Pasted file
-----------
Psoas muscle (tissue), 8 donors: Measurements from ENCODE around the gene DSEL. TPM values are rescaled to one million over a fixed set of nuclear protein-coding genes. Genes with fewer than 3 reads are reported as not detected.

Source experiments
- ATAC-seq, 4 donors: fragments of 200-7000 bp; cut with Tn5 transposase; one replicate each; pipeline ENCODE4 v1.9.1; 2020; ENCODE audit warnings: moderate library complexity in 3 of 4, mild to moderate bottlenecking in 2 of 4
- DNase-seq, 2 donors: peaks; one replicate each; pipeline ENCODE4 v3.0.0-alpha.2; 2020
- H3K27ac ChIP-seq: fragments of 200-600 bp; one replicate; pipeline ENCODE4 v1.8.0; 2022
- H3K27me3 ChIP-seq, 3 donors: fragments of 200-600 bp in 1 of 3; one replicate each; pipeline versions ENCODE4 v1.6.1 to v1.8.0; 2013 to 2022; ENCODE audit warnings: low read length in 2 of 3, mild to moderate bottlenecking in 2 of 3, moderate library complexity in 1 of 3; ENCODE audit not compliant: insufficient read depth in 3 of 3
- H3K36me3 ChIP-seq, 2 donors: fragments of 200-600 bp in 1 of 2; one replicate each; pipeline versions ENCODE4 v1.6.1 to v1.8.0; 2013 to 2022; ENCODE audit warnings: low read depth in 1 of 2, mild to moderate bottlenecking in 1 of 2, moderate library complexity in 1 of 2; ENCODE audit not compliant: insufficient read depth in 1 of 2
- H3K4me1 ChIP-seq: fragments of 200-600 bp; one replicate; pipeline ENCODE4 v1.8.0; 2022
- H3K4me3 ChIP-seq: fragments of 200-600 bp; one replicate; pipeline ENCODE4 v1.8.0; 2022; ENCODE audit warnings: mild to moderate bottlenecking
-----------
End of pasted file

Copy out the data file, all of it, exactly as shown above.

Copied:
Psoas muscle (tissue), 8 donors: Measurements from ENCODE around the gene DSEL. TPM values are rescaled to one million over a fixed set of nuclear protein-coding genes. Genes with fewer than 3 reads are reported as not detected.

Source experiments
- ATAC-seq, 4 donors: fragments of 200-7000 bp; cut with Tn5 transposase; one replicate each; pipeline ENCODE4 v1.9.1; 2020; ENCODE audit warnings: moderate library complexity in 3 of 4, mild to moderate bottlenecking in 2 of 4
- DNase-seq, 2 donors: peaks; one replicate each; pipeline ENCODE4 v3.0.0-alpha.2; 2020
- H3K27ac ChIP-seq: fragments of 200-600 bp; one replicate; pipeline ENCODE4 v1.8.0; 2022
- H3K27me3 ChIP-seq, 3 donors: fragments of 200-600 bp in 1 of 3; one replicate each; pipeline versions ENCODE4 v1.6.1 to v1.8.0; 2013 to 2022; ENCODE audit warnings: low read length in 2 of 3, mild to moderate bottlenecking in 2 of 3, moderate library complexity in 1 of 3; ENCODE audit not compliant: insufficient read depth in 3 of 3
- H3K36me3 ChIP-seq, 2 donors: fragments of 200-600 bp in 1 of 2; one replicate each; pipeline versions ENCODE4 v1.6.1 to v1.8.0; 2013 to 2022; ENCODE audit warnings: low read depth in 1 of 2, mild to moderate bottlenecking in 1 of 2, moderate library complexity in 1 of 2; ENCODE audit not compliant: insufficient read depth in 1 of 2
- H3K4me1 ChIP-seq: fragments of 200-600 bp; one replicate; pipeline ENCODE4 v1.8.0; 2022
- H3K4me3 ChIP-seq: fragments of 200-600 bp; one replicate; pipeline ENCODE4 v1.8.0; 2022; ENCODE audit warnings: mild to moderate bottlenecking